Digital Transformation Agency chief executive Gavin Slater has marked his first day back on the job following a leave of absence with an appearance before a fiery Senate estimates hearing.
Mr Slater and his colleagues faced off against a number of frustrated Labor Senators late on Monday night over a series of digital-related government issues, including the agency’s role in the Education department’s doomed apprenticeship platform, as well as the DTA’s troubled Digital Marketplace.
To open proceedings, Mr Slater confirmed the study break was privately funded and part of his initial contract with the DTA, and that he had returned on Sunday.
“I went in with really high expectations of what I personally would get out of this, and it exceeded that. I came back from this program highly energised,” Mr Slater said.
“I think there are many learnings that can certainly be applied in my role as CEO of the DTA, and I’m looking forward to sharing those with my colleagues and more broadly across the public sector.”.
The Labor senators’ attention quickly turned to the Education department’s $20 million national apprenticeship management IT system, which was shuttered last week after a PwC report found evidence of “systemic project weaknesses”.
The platform had been intended to replace the 16-year-old Training and Youth Internet Management System. During the hearing, the DTA confirmed it had consulted on the project since April last year, after it began overseeing all government projects worth more than $10 million.
Senator Cameron labelled the project a “complete fiasco” and a “disaster in terms of public funding”, and questioned the DTA’s consultancy role on the digital aspects of it.
“There’s been $20 million invested over a number of years to this apprenticeship system and we’ve got nothing to show for it. Is that correct? It’s not sending a spacecraft to the moon, it’s simply digitising the apprenticeship system,” Senator Cameron said.
Mr Slater looked to place blame for the failed project squarely on the Education department.
“I really want to be clear around accountabilities here. Accountability for delivery of all these projects is for those agencies – they’re the ones that determine an initiative, secure the funding and set it up,” he said.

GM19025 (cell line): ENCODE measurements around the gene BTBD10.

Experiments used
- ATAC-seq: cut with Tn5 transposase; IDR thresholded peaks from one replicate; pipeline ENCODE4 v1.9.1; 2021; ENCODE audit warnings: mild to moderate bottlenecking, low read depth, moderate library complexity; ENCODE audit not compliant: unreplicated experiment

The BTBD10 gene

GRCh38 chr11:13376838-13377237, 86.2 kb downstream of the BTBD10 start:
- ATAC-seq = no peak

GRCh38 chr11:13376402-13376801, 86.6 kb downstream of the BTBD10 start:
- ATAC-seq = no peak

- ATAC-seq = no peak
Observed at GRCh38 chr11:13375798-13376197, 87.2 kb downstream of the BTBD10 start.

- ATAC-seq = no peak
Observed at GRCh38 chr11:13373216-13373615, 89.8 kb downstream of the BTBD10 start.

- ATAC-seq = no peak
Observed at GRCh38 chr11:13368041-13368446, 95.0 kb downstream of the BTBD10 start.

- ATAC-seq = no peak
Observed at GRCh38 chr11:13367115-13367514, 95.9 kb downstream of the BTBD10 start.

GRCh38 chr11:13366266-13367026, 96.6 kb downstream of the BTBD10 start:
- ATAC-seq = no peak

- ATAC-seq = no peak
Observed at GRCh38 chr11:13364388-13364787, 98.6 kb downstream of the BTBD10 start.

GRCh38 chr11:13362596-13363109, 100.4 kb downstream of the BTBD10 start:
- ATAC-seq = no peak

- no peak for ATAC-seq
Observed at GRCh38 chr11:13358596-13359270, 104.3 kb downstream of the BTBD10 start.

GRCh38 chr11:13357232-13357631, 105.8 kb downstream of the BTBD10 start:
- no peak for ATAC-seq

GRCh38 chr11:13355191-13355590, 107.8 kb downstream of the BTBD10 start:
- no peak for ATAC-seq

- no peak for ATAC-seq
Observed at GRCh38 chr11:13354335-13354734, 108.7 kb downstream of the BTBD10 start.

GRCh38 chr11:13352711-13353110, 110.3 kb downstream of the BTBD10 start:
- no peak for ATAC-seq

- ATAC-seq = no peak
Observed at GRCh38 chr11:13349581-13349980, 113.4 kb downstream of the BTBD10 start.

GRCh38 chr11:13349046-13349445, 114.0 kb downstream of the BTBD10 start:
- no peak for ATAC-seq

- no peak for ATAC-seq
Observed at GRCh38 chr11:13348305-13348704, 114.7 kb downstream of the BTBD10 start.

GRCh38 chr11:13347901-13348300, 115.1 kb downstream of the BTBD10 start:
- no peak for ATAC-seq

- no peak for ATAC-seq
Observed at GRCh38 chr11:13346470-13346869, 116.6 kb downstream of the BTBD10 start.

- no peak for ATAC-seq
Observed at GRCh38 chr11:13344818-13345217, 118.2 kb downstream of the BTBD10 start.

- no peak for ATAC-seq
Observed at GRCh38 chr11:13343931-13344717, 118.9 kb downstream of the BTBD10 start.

“With the oversight role that we’ve played, the one we picked up in early 2017, was to produce a perspective of projects over $10 million and how the overall portfolio is performing.”
But Senator Cameron railed against the DTA’s attempts to refer his questions to the Education department.
“I’m not here to take advice from you about what I should do. I’m asking you questions about your agency,” he said.
After some further grilling from the senator, DTA staff confirmed that it had not yet provided any advice or guidance to the Prime Minister’s office on the doomed project.
“I would not describe it as a disaster because the agency made the call and said they’re not going to continue to invest in something that wasn’t fit for purpose,” DTA chief investment and advisory officer Lesley Seebeck said.
“It was best to call it and learn from that outcome for the benefit of the whole Commonwealth. We are seeking to make sure that agencies learn from that and that this does not occur again,” she said.
Ms Seebeck said the DTA did not want to make a “snap judgement” on the project’s future.
“You wouldn’t need to have made a snap judgement,” Senator Cameron replied.
“You would only need some basic competency in IT to know this project was failed.”
The DTA was also asked to provide on notice all of the minutes of meetings regarding the project, correspondence with the education department and any file notes on the matter.
The senator seemed unimpressed with his first sitting on a committee where the DTA was sitting. “I’m going to leave it. This is just a joke,” he said before he left the room.
The DTA was also questioned over its trouble-plagued Digital Marketplace. An InnovationAus.com survey late last year found that more than 70 per cent of small business sellers on the platform had not won any business through, despite 60 per cent being existing suppliers to the federal government.
DTA chief procurement officer Anthony Vlasic said the marketplace was improving and growing in popularity.
“The volume on the platform is now about $112 million, so it’s gone up. The growth month-on-month is about 10 percent and the SME percentage sits at about 70 per cent at the moment,” Mr Vlasic said.
“That represents a pick-up. As more agencies are aware of it, as more sellers are aware of it, the volume is going up.
“We’re working hard to improve it, and we’re working out how to increase the volume materially.”